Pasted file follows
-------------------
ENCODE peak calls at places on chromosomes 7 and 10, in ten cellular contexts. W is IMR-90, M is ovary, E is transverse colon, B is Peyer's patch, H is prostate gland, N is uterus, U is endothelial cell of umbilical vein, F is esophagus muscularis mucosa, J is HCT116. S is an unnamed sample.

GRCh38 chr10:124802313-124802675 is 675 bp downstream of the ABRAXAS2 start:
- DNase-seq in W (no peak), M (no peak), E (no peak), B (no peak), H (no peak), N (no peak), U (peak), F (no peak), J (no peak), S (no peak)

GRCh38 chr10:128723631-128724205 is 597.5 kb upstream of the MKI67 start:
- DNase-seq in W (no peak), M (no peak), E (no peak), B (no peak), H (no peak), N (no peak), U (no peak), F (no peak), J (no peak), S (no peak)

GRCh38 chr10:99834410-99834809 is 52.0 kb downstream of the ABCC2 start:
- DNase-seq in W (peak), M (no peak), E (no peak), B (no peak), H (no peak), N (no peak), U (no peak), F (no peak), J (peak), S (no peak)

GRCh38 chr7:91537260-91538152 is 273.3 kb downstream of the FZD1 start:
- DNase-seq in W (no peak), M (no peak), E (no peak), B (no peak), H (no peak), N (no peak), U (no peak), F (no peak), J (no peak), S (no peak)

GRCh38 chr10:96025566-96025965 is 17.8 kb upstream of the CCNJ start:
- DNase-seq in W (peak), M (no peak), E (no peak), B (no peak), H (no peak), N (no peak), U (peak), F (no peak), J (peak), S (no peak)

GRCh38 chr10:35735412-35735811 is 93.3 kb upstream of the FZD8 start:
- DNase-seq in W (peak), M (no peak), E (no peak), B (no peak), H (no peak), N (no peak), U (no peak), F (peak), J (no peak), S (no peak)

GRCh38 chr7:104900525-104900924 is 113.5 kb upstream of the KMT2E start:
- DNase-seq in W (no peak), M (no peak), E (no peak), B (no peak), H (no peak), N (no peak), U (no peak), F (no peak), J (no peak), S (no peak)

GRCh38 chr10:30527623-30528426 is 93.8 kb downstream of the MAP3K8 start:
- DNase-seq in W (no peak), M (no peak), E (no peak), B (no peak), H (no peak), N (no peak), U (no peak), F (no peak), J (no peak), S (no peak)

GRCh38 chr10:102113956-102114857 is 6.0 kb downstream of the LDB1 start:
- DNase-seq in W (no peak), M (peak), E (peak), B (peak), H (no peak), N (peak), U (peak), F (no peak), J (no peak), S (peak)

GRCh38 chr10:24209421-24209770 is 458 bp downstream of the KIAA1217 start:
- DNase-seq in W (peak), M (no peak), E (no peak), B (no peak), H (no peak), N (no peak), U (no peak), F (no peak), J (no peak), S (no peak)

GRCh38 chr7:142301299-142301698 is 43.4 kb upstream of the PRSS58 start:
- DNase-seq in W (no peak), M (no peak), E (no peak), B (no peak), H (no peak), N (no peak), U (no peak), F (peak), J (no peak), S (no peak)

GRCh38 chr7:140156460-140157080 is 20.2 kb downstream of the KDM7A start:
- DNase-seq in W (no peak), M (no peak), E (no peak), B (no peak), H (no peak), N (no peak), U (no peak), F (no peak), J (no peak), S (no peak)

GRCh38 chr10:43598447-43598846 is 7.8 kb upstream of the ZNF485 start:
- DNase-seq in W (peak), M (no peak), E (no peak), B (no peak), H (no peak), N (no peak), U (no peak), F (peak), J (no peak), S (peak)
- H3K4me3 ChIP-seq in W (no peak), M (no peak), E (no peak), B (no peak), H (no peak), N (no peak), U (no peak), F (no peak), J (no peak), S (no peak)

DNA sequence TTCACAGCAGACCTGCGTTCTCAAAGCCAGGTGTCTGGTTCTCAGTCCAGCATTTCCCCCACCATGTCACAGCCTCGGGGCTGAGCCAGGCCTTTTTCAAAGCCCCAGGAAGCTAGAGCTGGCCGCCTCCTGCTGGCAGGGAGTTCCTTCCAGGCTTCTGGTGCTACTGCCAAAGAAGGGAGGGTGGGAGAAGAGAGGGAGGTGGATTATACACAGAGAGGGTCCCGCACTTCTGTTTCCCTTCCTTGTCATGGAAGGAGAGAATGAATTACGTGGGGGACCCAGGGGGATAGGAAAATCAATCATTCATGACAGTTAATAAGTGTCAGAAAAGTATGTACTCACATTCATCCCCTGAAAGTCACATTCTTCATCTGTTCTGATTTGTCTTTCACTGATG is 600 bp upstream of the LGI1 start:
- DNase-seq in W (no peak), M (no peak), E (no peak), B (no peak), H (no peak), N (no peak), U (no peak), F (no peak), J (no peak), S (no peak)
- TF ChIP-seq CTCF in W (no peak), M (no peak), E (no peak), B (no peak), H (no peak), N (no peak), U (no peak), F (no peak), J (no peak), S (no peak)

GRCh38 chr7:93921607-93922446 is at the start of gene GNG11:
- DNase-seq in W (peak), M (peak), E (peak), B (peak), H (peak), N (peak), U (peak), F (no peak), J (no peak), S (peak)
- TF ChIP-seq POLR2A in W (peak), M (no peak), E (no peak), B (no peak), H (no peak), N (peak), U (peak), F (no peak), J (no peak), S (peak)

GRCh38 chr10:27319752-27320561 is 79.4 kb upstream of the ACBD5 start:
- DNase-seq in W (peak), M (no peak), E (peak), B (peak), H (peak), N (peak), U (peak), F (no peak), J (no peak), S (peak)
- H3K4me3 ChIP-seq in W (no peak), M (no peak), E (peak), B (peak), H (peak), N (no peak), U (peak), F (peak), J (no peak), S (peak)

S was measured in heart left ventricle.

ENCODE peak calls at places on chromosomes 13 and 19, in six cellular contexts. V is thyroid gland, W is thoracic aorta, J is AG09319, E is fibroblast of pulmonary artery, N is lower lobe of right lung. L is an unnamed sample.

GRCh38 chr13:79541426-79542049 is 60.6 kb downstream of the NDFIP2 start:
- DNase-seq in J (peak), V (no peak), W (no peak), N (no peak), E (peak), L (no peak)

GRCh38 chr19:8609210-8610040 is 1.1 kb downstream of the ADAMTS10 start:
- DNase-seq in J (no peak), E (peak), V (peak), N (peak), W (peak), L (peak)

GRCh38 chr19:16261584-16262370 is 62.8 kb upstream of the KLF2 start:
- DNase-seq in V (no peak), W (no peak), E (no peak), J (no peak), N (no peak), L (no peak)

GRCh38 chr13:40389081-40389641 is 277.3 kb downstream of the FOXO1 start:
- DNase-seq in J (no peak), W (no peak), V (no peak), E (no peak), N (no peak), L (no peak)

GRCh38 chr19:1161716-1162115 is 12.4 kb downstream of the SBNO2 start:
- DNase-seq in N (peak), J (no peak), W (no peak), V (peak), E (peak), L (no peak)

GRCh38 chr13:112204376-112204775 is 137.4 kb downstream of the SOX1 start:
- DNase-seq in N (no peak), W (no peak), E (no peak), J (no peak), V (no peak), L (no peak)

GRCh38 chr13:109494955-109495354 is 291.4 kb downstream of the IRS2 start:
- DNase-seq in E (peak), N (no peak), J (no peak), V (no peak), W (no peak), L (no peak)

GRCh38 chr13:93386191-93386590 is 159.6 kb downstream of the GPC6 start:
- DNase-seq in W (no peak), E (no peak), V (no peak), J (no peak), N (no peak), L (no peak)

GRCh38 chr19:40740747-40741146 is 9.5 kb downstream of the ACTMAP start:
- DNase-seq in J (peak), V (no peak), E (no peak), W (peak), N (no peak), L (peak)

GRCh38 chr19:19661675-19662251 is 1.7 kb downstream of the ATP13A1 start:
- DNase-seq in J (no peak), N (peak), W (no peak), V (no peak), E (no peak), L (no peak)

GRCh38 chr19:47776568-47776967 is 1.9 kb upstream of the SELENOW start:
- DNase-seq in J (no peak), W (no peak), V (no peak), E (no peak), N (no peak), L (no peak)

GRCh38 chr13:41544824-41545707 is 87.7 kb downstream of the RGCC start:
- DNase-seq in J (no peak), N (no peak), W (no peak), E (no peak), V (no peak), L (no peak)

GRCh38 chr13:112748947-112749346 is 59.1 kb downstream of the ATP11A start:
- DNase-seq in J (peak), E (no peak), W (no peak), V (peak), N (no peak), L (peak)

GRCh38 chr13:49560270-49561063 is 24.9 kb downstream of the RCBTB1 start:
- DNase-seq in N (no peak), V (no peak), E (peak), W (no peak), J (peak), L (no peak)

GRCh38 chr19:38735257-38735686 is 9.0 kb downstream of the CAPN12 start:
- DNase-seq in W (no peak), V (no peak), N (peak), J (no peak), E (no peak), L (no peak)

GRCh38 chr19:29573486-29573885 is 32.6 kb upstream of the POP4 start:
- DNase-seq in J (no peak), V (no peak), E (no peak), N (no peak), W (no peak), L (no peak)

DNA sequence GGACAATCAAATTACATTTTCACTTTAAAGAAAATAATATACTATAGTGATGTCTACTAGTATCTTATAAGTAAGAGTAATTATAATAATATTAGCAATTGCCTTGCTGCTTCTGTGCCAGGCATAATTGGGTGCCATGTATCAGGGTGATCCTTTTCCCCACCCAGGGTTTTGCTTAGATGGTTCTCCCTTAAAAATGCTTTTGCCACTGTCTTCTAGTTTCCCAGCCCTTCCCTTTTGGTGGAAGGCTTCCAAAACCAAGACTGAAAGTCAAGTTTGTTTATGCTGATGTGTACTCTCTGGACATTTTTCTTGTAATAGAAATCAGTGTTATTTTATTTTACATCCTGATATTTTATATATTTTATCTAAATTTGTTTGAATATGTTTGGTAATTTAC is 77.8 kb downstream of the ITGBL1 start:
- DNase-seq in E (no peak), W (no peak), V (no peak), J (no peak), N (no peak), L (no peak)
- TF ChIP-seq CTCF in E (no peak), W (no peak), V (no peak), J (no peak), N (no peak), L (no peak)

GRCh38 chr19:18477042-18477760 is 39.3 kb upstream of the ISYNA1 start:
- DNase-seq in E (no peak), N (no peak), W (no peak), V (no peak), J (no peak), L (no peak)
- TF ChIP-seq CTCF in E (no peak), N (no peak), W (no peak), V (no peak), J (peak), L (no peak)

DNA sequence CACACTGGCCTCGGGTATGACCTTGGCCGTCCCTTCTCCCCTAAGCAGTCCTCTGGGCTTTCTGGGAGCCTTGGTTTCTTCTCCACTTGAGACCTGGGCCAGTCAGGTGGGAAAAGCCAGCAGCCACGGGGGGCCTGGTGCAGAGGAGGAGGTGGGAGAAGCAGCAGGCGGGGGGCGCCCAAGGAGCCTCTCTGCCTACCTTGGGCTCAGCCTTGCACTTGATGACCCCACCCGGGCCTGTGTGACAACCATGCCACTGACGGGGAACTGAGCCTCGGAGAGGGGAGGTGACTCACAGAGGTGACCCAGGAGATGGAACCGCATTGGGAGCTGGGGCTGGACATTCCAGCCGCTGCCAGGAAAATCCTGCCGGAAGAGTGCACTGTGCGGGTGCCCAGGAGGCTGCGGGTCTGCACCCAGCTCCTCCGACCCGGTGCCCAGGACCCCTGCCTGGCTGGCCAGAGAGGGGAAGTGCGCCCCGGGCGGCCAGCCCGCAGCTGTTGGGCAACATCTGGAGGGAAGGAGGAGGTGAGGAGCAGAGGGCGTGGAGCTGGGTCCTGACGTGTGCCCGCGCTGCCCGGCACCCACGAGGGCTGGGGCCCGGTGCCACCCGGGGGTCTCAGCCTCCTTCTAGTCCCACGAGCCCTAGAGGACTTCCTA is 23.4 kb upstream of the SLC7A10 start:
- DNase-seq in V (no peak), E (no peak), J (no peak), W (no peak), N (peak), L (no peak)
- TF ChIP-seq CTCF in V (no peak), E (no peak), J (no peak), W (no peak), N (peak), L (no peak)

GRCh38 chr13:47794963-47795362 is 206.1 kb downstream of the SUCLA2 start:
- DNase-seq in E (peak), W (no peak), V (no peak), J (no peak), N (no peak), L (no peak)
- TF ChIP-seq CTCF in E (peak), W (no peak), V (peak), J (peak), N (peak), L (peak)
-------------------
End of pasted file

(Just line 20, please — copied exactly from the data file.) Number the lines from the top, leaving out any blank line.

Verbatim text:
GRCh38 chr10:24209421-24209770 is 458 bp downstream of the KIAA1217 start: